This exercise can be used in many different ways - as a warm-up before an upper-body workout, in between upper arm exercises to loosen the joint and increase blood flow to the smaller muscles of the upper back and shoulder, or as a way of ending an upper body workout - it loosens up the shoulder blade and shoulder and can push the muscles to fatigue.
WHY DO WE EVEN CARE?
SO PRACTICAL FOR WHAT WE DO EVERYDAY
This exercise serves a couple of purposes: the shoulder joint is moved in most of the directions that it is intended to move - this warms up all of the tissues and increases blood flow to the area; the shoulder and shoulder blade move through a large range of motion to warm up/work all of the muscles that move the shoulder blade and increase blood flow to the area; and the movement trains the deltoids, rotator cuff and the muscles of the shoulder blade to work together to control the motion - this is very important for healthy shoulder movement.
LET'S TALK ABOUT YOUR SHOULDER BLADES. YEAH YOU, I'M TALKING TO YOUR SCAPULA.
Arm movement over shoulder level requires the shoulder blade to move. The movement of the shoulder blade makes up about ⅓ of shoulder motion. In other words, if your shoulder blade did not move, you would not be able to lift your arm as high - you would only be able to lift it up to the front and out to the side about ⅔ of what your full movement allows and then it would get stuck and not lift any higher. Not cool, not cool. How's a woman supposed to do her hair huh huh?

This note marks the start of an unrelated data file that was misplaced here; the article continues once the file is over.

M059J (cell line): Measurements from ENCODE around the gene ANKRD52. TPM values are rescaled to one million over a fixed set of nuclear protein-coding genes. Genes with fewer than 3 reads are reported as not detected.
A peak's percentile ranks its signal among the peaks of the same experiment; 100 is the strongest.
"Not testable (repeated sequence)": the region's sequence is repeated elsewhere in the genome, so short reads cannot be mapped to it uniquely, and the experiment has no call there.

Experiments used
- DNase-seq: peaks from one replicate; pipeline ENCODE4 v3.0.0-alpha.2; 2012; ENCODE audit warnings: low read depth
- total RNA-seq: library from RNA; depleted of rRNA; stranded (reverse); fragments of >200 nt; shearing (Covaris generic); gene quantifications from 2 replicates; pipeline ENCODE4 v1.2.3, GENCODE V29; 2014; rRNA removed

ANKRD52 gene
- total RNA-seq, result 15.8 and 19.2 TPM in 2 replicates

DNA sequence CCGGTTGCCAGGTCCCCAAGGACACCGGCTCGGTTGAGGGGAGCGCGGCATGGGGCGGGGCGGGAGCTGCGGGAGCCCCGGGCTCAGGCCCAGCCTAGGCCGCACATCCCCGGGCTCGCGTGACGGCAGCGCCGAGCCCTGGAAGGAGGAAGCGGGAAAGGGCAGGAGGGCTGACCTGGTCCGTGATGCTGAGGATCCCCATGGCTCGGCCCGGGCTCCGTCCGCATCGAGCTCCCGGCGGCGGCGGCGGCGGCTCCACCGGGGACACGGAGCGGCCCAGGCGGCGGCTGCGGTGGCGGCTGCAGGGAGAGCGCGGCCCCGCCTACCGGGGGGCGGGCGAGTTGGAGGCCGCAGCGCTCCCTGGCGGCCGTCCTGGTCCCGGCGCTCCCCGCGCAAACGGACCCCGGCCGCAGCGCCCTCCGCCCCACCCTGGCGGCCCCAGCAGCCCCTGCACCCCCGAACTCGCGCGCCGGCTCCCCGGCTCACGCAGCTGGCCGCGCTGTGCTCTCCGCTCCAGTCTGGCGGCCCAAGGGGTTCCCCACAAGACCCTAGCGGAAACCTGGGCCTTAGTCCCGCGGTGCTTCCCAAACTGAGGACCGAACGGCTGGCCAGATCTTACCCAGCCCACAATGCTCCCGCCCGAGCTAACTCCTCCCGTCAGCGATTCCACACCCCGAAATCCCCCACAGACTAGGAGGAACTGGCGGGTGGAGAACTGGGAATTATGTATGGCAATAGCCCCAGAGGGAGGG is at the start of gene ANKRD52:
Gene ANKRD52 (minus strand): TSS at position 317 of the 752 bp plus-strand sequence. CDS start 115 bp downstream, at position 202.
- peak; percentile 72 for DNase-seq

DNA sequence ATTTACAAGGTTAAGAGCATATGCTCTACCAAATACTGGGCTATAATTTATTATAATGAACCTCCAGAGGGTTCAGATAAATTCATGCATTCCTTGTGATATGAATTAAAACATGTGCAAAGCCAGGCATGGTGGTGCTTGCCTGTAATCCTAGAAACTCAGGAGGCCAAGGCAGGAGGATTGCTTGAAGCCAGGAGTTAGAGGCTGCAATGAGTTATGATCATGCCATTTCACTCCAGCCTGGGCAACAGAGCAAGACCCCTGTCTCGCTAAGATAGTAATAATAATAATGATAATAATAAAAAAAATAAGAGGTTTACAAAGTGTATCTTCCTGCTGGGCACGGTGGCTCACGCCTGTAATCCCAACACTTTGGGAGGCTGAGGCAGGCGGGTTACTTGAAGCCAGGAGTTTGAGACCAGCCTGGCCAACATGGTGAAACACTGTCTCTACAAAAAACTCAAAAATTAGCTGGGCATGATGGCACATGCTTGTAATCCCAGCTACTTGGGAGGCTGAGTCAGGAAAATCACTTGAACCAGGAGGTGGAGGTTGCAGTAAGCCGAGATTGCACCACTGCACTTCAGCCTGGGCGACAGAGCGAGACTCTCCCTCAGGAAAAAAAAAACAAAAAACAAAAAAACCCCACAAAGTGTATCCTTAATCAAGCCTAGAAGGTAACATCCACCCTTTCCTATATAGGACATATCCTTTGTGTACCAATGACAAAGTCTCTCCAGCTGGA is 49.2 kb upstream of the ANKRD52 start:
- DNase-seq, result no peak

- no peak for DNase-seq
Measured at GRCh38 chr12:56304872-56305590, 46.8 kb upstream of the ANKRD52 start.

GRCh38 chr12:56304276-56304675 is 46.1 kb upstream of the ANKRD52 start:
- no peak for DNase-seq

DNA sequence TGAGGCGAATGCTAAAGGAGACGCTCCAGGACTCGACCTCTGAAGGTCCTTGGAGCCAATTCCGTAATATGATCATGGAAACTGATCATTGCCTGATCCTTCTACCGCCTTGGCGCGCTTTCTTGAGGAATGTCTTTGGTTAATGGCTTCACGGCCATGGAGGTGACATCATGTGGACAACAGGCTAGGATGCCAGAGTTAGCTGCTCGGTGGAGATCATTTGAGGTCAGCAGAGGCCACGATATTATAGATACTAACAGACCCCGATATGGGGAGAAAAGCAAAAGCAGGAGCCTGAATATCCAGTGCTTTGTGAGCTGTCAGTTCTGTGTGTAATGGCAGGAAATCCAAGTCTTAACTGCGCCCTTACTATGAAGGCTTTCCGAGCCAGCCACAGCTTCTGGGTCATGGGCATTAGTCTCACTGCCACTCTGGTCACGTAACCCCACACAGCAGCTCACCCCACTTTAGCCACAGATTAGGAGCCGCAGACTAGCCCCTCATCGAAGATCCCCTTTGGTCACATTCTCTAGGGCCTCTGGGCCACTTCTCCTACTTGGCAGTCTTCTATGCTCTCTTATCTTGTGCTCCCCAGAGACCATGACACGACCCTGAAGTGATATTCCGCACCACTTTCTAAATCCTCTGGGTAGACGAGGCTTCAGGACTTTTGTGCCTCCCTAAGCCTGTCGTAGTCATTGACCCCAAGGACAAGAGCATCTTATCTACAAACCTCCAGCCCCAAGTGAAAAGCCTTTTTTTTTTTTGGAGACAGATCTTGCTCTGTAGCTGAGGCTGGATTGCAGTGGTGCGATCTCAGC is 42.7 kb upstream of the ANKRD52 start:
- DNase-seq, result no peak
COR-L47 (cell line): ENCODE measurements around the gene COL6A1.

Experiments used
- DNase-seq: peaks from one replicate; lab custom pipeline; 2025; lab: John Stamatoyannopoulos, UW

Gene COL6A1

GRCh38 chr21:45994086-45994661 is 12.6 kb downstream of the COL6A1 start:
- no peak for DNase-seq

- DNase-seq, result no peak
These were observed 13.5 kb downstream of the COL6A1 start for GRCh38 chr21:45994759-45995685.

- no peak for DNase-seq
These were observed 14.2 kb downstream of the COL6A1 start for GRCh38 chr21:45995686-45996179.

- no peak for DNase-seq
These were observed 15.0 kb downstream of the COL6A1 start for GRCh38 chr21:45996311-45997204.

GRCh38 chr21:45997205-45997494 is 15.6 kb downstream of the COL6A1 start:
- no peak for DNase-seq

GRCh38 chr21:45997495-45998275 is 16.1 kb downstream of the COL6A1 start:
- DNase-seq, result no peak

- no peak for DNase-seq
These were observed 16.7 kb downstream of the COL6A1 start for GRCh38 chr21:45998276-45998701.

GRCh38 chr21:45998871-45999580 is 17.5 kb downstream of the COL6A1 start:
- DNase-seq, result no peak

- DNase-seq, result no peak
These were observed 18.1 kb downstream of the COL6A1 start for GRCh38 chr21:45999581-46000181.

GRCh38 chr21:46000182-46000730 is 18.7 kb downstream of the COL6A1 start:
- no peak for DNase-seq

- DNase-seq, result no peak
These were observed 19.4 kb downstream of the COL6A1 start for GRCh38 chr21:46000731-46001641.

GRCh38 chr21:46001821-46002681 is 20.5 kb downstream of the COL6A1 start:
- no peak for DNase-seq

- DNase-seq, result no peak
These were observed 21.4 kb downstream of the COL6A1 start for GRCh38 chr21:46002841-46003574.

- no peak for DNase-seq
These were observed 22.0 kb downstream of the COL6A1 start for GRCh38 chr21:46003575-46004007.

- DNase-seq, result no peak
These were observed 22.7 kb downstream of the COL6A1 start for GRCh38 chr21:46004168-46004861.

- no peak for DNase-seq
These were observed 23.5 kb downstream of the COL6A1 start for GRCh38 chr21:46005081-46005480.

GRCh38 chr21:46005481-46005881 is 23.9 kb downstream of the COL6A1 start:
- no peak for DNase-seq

The movement of the shoulder blade is coordinated with the movement of the arm to make sure that the arm gets to the position you need it to be (what your brain is telling your arm to do). This movement is controlled by very specific coordination between the muscles of the shoulder blade, arm, and rotator cuff muscles. When there is an imbalance between the muscle groups, the movement can become “dysfunctional” meaning that the movement is not healthy or effective - this is when injury or damage to the tissues can happen.
The 6-way deltoid raise can bring some awareness to the muscles of the shoulder blade, rotator cuff and how they work with the deltoid muscle. The exercise helps to train the coordinated muscle activity.
EVERYDAY LIFE &